Where Are the Emerging Market Opportunities for Digital Water?

20 Jul 2022  |  Eric Bindler

When we talk about the digital transformation of the water industry, the focus often turns to advanced economies in North America, Europe, and Asia-Pacific. And not without reason—countries such as the United States, the United Kingdom, and Australia account for the lion’s share of companies, project implementations, M&A deals, and venture investments that Bluefield has tracked to date in our Digital Water research service.

But as competition continues to heat up in the digital water sector, leading hardware, software, and service providers are increasingly seeking greener pastures, turning their attention to emerging pockets of opportunity across Latin America, Asia-Pacific, the Middle East, and Africa. According to Bluefield’s global digital water forecast 2022-2030, emerging and developing markets will account for roughly 30.0% of the US$387.5 billion in total global digital water spend expected over the next decade. What’s more, digital water expenditure in emerging markets is projected to scale at an annual rate of 11.4%, compared to 7.7% for advanced economies.

Emerging and developing markets will account for roughly 30.0% of the US$387.5 billion in total global digital water spend expected over the next decade.

What is driving this growth, and where are the growth opportunities for digital water technology and service providers? Let’s look at the key drivers, trends, and market dynamics:

  • Emerging market utilities in initial stages of digital water journeys, creating vast opportunities for long-term market expansion. While larger, more progressive utilities in the advanced economies of North America and Europe increasingly turn to cutting-edge digital solutions such as artificial intelligence, predictive analytics, and digital twins, utilities in emerging markets are at much earlier stages of their digital water journeys. In China, for instance, large urban utilities are making initial investments in core hardware and software solutions like meters, billing and customer management systems, and asset management platforms, creating new opportunities for growth in technology segments that have become more saturated and mature in other parts of the world.
  • Rapid population growth, urbanization spurring greenfield water infrastructure buildout, enabling technology leapfrogging. Emerging and developing markets such as India are facing pressure to meet Sustainable Development Goal targets for water and sanitation access for their fast-growing and increasingly urban populations, spurring investment in new, modern treatment and conveyance infrastructure. This, in turn, creates opportunities for technology leapfrogging, with smart metering, remote monitoring, and SCADA capabilities embedded at the outset as part of new 24×7 water supply networks and greenfield smart city initiatives.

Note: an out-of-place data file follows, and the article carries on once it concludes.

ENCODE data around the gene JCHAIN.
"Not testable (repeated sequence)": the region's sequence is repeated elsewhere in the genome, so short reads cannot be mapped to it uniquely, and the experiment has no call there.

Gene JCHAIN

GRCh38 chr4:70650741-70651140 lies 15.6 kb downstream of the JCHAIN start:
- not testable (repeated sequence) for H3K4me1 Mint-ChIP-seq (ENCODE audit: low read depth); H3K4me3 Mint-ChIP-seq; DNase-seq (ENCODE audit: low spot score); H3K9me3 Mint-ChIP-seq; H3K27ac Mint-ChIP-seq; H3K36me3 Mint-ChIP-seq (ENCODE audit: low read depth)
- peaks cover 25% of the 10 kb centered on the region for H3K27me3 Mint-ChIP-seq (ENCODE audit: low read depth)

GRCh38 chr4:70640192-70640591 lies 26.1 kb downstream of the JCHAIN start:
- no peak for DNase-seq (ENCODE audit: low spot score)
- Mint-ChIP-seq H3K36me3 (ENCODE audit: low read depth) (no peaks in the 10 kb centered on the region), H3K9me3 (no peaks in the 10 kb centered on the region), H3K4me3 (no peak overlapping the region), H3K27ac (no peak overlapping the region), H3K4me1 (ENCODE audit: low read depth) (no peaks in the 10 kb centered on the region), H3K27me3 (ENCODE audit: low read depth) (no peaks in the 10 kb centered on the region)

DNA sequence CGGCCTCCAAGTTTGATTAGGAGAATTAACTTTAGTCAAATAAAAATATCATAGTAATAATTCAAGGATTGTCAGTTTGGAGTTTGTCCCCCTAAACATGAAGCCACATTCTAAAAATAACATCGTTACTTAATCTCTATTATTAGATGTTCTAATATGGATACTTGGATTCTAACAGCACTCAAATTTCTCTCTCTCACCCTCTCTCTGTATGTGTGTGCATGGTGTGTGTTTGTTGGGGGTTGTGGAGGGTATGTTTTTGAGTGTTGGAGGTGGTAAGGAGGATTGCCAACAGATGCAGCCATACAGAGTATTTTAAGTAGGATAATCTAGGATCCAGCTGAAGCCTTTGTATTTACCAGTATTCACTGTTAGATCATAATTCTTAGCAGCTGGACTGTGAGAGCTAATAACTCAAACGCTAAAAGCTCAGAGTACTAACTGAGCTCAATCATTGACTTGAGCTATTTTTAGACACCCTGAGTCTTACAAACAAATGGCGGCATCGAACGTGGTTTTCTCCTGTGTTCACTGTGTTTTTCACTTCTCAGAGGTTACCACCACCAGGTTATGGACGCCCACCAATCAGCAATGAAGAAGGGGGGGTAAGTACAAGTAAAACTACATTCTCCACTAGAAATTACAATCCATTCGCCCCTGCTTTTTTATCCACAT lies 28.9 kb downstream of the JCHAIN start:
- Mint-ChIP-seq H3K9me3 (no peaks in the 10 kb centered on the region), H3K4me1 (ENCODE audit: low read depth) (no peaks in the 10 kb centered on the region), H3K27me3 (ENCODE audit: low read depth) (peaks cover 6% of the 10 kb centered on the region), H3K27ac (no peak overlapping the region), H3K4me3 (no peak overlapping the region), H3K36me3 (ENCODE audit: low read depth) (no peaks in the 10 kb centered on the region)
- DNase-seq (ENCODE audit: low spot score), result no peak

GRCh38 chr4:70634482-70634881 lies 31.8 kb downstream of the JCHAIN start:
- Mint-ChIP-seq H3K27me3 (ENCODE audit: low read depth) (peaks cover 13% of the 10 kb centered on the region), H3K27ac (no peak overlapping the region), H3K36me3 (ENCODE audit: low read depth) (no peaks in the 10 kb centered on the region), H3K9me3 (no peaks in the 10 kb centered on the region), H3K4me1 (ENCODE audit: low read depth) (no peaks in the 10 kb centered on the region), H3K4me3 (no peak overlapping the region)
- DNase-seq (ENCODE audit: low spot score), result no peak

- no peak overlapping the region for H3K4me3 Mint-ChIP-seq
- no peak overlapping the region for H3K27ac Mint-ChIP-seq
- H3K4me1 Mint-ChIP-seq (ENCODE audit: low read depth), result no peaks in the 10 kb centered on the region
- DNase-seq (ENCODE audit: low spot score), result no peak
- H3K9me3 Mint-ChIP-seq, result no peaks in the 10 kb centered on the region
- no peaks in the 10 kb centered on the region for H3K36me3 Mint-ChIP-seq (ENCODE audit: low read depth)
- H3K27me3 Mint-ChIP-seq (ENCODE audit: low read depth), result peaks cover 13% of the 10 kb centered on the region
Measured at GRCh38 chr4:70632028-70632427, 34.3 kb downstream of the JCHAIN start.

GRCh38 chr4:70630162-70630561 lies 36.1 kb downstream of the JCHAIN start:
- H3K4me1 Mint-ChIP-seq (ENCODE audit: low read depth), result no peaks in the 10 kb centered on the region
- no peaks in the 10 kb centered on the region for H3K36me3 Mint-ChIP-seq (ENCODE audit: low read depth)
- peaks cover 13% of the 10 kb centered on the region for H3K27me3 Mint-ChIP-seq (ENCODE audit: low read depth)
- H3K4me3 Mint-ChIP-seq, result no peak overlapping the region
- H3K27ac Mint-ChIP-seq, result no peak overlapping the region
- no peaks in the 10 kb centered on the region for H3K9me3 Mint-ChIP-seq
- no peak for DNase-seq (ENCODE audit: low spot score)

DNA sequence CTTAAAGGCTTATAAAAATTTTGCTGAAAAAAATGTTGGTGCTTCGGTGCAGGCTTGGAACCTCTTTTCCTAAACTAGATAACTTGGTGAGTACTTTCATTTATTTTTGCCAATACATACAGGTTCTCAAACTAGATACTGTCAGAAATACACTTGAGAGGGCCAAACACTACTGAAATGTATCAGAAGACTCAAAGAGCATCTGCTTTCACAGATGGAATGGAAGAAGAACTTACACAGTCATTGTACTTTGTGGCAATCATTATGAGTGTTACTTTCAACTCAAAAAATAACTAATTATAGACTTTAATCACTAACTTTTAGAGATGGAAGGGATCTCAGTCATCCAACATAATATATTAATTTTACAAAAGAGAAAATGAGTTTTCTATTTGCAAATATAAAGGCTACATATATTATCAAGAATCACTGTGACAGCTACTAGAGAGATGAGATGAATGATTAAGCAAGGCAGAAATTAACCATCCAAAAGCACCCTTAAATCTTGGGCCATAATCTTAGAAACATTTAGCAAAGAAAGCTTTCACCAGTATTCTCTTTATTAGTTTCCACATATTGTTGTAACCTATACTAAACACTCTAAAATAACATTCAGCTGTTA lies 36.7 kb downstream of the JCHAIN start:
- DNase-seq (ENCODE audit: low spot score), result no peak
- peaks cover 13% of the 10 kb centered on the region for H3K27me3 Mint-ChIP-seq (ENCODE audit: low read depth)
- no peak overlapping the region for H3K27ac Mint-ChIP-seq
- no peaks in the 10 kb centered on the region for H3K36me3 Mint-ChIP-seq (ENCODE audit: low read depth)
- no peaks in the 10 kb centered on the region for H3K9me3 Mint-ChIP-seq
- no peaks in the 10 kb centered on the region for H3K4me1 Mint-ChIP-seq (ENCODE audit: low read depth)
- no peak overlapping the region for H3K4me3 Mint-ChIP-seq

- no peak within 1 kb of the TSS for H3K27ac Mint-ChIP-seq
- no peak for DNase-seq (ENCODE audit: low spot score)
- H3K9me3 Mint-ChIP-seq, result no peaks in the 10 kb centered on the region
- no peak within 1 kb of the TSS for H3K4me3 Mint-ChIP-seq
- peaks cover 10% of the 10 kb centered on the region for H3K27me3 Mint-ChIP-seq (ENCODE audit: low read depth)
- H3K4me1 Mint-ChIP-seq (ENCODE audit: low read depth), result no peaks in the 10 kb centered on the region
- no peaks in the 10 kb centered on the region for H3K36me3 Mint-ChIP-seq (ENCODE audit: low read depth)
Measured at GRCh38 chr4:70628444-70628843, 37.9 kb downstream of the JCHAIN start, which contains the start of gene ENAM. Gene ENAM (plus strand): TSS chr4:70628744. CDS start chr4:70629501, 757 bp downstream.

• Highly consolidated, centralized utility sectors in select regions see greater investment in holistic infrastructure, resource management. In the Gulf States, water is managed by large national multi-utilities (e.g., Dubai Electricity & Water Authority, Qatar General Electricity & Water Corp.), enabling water operations to enjoy the spillover benefits of investment in cutting-edge customer service, remote monitoring, and asset management platforms which are driven principally by the electric side of the business. A heavy reliance on desalination and wastewater reuse in the region results in increased focus on digitalization at the plant level, while integrated smart city initiatives (e.g., Dubai, Abu Dhabi, Neom) are creating showcase project opportunities to educate the regional market.
  • Private participation opening door to innovation, digitalization. In select Latin American markets (e.g., Brazil, Chile), increasing private participation in the water and wastewater sector provides an avenue for greater market maturity, importation of foreign expertise and technology, and a growing emphasis on digitalization to drive efficiencies. The Chilean water industry, for instance, is dominated by large, regional utilities backed by both local and foreign private capital, investing in remote monitoring capabilities to better manage their vast networks of customers and assets.

Bluefield’s new global digital water forecast report and accompanying data dashboard provide more granular insights on these markets and many more, with in-depth forecasts, utility market data, and analysis across 45 countries and 34 unique technology segments. Our team of analysts offer ongoing coverage of the key competitive, technology, investment, and policy trends shaping the digital transformation of the water industry worldwide—in advanced and emerging markets alike—to give our clients the tools and resources they need to build effective digital water strategies.